FIG. 5A is a diagrammatic cross-sectional view of pump 200 according to a first embodiment. In this embodiment, when the pump moves between the expanded and the contracted position, actuation struts 228 move between the elongated position shown in this Figure and the expanded position shown in FIG. 4. The struts may be in their martensitic phase when elongated and in their austenitic phase when expanded. Alternatively, the struts may be in their austenitic phase when elongated and in their martensitic phase when expanded. A third alternative may be a configuration similar to the third alternative described above with respect to FIG. 2, where there are two sets of struts.
FIG. 5B is a diagrammatic cross-sectional view of pump 200 according to a second embodiment. The embodiment of FIG. 5B is similar to that of FIG. 5A, except that the struts are folding inwards when the pump is in the contracted position. This may be advantageous to get the mouth of the pump closer to the aortic valve. Other configurations besides those shown are possible.
FIG. 6 is a diagrammatic cross-sectional view of a pump 300 shown in the expanded position. Pump 300 includes support struts 326, which may be biased to be in the contracted position. Elongate member 322 includes a first portion 334 that is fluidly connected to balloons 336, and may optionally include a second portion 338 extending to an atraumatic tail 323. Wall 316 forms pumping chamber 318, which has an opening 320, and are attached to support struts 326. When inflated, balloons 336 extend outward generally radially from the centerline of the pump and push supporting struts 326 to the expanded position. There may be any suitable number of balloon 336. Other configurations are contemplated. For example, first portion 334 could be connected to an inflatable toroidal balloon, which would function much as balloons 336 do. In operation, inflation of balloons 336 moves the pump to an expanded position. Deflation of balloons 336, which may be biased to move inwardly to the centerline, moves the pump to a contracted position, expelling the blood towards the aortic valve.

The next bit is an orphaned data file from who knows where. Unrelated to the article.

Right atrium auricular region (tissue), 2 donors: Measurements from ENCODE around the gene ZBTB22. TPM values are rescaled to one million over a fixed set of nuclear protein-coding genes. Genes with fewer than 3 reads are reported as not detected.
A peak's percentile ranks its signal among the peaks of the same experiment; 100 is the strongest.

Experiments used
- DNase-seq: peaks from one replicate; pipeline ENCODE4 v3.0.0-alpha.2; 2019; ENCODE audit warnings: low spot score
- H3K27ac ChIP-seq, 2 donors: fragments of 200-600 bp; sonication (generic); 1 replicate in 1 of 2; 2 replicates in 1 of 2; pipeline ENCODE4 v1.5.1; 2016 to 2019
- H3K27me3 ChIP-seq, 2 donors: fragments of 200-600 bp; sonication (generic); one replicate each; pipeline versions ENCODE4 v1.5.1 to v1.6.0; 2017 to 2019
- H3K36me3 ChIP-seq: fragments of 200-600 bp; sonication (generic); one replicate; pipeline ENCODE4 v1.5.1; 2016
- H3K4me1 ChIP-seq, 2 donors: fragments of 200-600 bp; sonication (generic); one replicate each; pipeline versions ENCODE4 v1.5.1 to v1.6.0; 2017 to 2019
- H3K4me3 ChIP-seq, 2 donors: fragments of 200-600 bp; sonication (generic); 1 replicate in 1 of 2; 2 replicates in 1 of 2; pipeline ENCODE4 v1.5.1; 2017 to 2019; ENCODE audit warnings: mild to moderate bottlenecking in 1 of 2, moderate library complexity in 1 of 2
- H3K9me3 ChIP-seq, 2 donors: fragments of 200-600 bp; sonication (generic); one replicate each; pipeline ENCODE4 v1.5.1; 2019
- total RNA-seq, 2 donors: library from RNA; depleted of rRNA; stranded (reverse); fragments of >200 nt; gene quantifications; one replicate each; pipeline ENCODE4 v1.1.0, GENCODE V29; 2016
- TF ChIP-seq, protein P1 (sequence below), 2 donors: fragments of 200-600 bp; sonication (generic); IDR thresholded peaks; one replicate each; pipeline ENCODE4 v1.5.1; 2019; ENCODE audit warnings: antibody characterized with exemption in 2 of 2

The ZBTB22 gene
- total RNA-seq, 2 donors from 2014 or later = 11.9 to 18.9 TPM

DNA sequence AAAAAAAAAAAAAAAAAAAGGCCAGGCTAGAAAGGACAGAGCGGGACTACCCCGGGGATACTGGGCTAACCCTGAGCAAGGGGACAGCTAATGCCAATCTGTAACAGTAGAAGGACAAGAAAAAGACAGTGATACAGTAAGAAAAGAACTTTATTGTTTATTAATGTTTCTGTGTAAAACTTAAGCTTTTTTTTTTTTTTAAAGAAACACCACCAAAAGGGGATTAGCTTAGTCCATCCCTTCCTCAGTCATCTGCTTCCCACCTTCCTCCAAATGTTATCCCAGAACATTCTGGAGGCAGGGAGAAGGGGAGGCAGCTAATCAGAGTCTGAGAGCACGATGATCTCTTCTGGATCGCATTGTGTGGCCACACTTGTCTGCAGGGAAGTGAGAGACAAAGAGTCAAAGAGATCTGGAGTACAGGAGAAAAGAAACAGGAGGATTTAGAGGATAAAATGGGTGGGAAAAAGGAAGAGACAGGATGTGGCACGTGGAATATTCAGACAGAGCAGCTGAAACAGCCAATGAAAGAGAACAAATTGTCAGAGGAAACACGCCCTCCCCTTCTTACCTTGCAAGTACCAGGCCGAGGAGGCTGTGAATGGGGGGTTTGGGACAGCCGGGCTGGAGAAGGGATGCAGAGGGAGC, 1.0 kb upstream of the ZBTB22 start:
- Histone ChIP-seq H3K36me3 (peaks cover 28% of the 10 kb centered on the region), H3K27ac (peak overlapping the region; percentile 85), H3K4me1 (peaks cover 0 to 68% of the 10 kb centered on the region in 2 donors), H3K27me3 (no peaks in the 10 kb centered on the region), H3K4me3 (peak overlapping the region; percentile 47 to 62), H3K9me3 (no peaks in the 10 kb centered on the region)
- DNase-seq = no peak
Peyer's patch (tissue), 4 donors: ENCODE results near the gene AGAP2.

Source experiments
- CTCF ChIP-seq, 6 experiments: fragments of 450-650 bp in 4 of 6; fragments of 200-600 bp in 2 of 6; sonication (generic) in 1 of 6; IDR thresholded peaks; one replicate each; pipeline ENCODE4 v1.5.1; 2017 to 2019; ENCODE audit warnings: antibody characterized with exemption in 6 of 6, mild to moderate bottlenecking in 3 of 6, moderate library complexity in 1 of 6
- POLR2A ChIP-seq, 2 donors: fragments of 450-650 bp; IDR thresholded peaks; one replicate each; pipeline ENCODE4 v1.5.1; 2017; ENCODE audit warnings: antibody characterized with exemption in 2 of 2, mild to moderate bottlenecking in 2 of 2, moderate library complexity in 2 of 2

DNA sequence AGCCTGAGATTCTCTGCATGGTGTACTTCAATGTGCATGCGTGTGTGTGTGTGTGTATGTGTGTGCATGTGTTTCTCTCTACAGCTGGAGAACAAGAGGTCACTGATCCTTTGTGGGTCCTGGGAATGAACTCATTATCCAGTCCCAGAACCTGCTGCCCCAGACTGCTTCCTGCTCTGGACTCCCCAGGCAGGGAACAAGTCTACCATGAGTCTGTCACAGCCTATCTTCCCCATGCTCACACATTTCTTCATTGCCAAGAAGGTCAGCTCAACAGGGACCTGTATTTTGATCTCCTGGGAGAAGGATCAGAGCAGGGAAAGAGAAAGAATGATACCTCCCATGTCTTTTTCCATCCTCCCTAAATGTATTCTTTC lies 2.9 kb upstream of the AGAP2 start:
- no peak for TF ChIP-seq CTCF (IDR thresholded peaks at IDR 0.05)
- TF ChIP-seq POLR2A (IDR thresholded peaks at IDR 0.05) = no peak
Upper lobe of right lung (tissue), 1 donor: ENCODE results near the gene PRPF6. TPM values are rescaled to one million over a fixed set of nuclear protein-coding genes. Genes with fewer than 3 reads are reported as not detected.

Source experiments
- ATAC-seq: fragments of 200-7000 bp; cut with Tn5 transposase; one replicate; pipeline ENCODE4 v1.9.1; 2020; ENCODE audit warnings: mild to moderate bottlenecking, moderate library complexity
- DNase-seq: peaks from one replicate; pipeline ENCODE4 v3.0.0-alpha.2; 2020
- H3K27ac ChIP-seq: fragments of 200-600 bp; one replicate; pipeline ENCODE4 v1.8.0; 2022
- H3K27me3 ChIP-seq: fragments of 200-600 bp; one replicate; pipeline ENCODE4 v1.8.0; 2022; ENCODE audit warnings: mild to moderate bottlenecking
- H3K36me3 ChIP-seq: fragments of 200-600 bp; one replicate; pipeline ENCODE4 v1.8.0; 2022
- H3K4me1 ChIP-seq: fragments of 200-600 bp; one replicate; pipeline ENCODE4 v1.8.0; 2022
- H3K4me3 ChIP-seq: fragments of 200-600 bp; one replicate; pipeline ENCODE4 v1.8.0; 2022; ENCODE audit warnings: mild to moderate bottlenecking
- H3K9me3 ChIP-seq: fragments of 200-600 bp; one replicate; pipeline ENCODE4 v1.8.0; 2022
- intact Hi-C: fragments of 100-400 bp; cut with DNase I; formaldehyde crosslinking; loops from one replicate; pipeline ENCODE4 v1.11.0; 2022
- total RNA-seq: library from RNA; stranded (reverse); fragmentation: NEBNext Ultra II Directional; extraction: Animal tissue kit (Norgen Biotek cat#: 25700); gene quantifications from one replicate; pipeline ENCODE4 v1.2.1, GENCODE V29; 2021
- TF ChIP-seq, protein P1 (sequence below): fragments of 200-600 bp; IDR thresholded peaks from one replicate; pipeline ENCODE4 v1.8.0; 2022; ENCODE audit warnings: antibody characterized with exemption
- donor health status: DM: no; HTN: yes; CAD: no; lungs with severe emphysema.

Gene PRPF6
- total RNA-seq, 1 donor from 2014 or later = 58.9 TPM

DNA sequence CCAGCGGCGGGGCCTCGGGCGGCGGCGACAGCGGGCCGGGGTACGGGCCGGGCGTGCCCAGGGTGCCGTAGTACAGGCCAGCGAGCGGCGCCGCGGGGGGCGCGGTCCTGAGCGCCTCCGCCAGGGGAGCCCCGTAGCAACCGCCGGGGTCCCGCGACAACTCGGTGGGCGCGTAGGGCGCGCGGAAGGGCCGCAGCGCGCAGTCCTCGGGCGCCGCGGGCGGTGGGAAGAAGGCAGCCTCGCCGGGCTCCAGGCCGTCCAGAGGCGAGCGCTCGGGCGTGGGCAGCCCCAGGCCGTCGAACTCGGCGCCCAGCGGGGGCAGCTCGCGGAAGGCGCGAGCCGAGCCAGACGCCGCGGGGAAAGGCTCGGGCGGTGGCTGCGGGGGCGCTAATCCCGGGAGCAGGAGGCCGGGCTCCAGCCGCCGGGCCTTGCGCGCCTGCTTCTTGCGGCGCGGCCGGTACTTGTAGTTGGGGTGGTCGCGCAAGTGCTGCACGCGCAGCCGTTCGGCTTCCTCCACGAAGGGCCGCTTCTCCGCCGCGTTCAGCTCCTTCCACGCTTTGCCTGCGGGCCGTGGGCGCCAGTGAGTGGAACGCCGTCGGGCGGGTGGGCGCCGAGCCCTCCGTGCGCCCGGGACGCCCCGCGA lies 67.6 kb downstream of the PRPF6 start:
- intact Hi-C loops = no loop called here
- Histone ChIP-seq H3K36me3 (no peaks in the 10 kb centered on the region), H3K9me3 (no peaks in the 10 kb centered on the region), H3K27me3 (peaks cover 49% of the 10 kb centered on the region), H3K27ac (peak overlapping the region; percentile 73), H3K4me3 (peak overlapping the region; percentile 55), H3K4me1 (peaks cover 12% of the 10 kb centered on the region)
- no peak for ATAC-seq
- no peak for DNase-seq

FIG. 7 is a diagrammatic cross-sectional view of a pump 400, which is depicted in its expanded position. Pump 400 includes a wall 416, which defines pumping chamber 418 having opening 420. Wall 416 is attached to support struts 426. Support struts 426 are attached to elongate member 422 and are generally rigid. Elongate member 422 may include atraumatic end 423, which serves to position the pump in the left ventricle. Electroactive polymer actuators 440 are attached between elongate member 422 and support struts 426. When exposed to a voltage source, actuators 440 will decrease in length; and when the exposure ceases, actuators 440 will return to their original length. The voltage path may be through elongate member 422, up electroactive polymer actuators 440, through struts 426, and back to a second electrical conduit in elongate member 422. Thus, this pump may be operated by exposing actuators 440 intermittently to a voltage source. Elongate member 422, actuators 440, and struts 426 may be electrically insulated using a suitable polymer or combination of polymers.